extrinsic


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ex·trin·sic

 (ĭk-strĭn′sĭk, -zĭk)
adj.
1. Not forming an essential or inherent part of a thing; extraneous.
2. Originating from the outside; external.

[Latin extrīnsecus, from outside : exter, outside; see exterior + -im, adv. suff. + secus, alongside; see sekw- in Indo-European roots.]

ex·trin′si·cal·ly adv.

extrinsic

(ɛkˈstrɪnsɪk)
adj
1. not contained or included within; extraneous
2. originating or acting from outside; external
[C16: from Late Latin extrinsecus (adj) outward, from Latin (adv) from without, on the outward side, from exter outward + secus alongside, related to sequī to follow]
exˈtrinsically adv

ex•trin•sic

(ɪkˈstrɪn sɪk, -zɪk)

adj.
1. not essential or inherent; extraneous: extrinsic facts.
2. being, operating, or coming from without: extrinsic influences.
3. (of a muscle or nerve) originating outside the anatomical limits of a part.
[1535–45; < Late Latin extrinsicus, adj. use of Latin extrinsecus (adv.) on the outside]
ex•trin′si•cal•ly, adv.
ThesaurusAntonymsRelated WordsSynonymsLegend:
Adj.1.extrinsic - not forming an essential part of a thing or arising or originating from the outside; "extrinsic evidence"; "an extrinsic feature of the new building"; "that style is something extrinsic to the subject"; "looking for extrinsic aid"
inessential, unessential - not basic or fundamental
intrinsic, intrinsical - belonging to a thing by its very nature; "form was treated as something intrinsic, as the very essence of the thing"- John Dewey

extrinsic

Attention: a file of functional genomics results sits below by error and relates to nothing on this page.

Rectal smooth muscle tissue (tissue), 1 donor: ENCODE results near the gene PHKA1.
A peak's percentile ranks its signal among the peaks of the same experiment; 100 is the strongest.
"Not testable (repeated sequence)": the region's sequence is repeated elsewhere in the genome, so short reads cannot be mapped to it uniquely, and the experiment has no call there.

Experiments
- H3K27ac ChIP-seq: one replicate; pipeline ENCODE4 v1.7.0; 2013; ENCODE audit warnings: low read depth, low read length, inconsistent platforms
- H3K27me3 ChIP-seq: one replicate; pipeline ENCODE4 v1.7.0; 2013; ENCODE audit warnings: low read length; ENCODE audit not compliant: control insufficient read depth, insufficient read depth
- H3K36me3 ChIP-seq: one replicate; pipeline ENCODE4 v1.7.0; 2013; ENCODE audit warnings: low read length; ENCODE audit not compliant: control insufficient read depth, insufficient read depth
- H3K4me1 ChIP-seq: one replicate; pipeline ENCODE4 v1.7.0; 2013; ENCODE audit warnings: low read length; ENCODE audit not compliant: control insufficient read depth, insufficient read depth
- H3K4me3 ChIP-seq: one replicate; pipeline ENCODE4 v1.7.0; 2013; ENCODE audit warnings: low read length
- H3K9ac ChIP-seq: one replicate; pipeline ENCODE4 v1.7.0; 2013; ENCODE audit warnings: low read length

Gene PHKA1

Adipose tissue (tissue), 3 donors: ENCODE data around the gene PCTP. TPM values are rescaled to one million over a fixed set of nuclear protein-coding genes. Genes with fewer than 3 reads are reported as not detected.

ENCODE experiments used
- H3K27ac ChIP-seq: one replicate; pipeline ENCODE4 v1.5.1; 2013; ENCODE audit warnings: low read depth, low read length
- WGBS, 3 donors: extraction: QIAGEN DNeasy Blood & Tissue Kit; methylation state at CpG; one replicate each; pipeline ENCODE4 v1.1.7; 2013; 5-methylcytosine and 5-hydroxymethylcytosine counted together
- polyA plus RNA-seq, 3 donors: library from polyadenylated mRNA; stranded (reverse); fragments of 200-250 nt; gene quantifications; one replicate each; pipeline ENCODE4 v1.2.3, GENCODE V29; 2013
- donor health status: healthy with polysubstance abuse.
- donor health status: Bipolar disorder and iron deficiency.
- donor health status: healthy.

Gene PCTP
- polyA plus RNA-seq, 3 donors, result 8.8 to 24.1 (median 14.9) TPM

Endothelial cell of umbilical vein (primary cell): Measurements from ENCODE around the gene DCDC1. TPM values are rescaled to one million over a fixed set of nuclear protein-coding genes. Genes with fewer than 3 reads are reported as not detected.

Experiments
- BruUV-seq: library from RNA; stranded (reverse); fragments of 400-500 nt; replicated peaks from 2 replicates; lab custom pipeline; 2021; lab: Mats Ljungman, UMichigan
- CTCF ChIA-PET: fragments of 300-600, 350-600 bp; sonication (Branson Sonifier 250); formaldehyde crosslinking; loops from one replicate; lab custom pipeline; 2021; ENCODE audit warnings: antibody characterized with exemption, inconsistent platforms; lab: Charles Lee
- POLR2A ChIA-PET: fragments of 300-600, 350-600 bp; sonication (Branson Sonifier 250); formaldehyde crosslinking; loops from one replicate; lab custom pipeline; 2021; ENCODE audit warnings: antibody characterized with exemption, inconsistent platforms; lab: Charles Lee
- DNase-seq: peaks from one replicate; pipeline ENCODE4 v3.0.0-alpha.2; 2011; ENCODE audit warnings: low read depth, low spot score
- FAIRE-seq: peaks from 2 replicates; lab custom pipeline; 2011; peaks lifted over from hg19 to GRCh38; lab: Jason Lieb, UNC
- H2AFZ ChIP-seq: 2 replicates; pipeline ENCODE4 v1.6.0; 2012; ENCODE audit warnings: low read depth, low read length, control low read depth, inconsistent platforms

adjective external, outside, exterior, foreign, imported, superficial, extraneous the extrinsic conditions which affect relationships

extrinsic

adjective
Not part of the essential nature of a thing:
Translations
extrinsisch
ekstrinsičanizvanjski

extrinsic

[eksˈtrɪnsɪk] ADJextrínseco

extrinsic

[ɪkˈstrɪnzɪk] adj (= external) [reasons, forces, factors] → extrinsèque

extrinsic

adjäußerlich; factor, reasonäußere(r, s); considerationsnicht hereinspielend

ex·trin·sic

a. extrínseco-a
___ musclemúsculo ___.
References in classic literature ?
Class difference was the only difference, and class was extrinsic.
Henson's scheme (which at first was considered very feasible even by men of science,) was founded upon the principle of an inclined plane, started from an eminence by an extrinsic force, applied and continued by the revolution of impinging vanes, in form and number resembling the vanes of a windmill.
No, Bunny, it's principally in the shape of archaic ornaments, whose value, I admit, is largely extrinsic.
In turn, extrinsic motivators (or rewards) can be divided into artificial motivators with direct costs and or natural motivators (without direct costs):
According to this theory, academic motivation is classified into intrinsic motivation (stimuli resulted from personal needs and satisfaction), extrinsic motivation (stimuli from environment and commitment) and amotivation based on the effects of needs, intrinsic stimuli and their interaction with extrinsic stimuli [5].
Performance of employees in the public sphere (Koplyay, Lloyd, and Mako, 2014) depends much more on intrinsic incentives than on extrinsic motivations.
As the first contribution, this paper treats Job Satisfaction as two components, Intrinsic and Extrinsic Satisfaction to identify the relative importance of both in the development of Turnover Intention.
14] Elbow contractures can be classified as extrinsic or intrinsic according to the underlying aetiology.
On appeal, Biers claims that the district court abused its discretion by excluding extrinsic evidence of Clines retaliatory intent and that the district court erred in finding that no reasonable juror could find retaliation.
Extrinsic life aspirations, which are generally viewed as a means to get contingent external approval or rewards (e.
2e](t) are the extrinsic information generated by the decoders.
In this study, the ac academic performance of the students in relation to their intrinsic and extrinsic motivation is explored.